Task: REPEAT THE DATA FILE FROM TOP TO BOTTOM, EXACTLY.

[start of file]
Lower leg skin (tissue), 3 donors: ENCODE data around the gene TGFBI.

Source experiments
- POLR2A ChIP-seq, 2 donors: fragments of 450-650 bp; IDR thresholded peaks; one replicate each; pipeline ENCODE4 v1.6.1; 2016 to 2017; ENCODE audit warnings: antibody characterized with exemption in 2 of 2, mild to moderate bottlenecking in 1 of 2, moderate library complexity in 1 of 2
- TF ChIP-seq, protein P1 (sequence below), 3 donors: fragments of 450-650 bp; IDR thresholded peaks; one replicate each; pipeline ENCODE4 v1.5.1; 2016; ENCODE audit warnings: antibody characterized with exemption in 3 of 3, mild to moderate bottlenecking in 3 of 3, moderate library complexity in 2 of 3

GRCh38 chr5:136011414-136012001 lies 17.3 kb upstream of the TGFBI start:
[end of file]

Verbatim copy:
Lower leg skin (tissue), 3 donors: ENCODE data around the gene TGFBI.

Source experiments
- POLR2A ChIP-seq, 2 donors: fragments of 450-650 bp; IDR thresholded peaks; one replicate each; pipeline ENCODE4 v1.6.1; 2016 to 2017; ENCODE audit warnings: antibody characterized with exemption in 2 of 2, mild to moderate bottlenecking in 1 of 2, moderate library complexity in 1 of 2
- TF ChIP-seq, protein P1 (sequence below), 3 donors: fragments of 450-650 bp; IDR thresholded peaks; one replicate each; pipeline ENCODE4 v1.5.1; 2016; ENCODE audit warnings: antibody characterized with exemption in 3 of 3, mild to moderate bottlenecking in 3 of 3, moderate library complexity in 2 of 3

GRCh38 chr5:136011414-136012001 lies 17.3 kb upstream of the TGFBI start: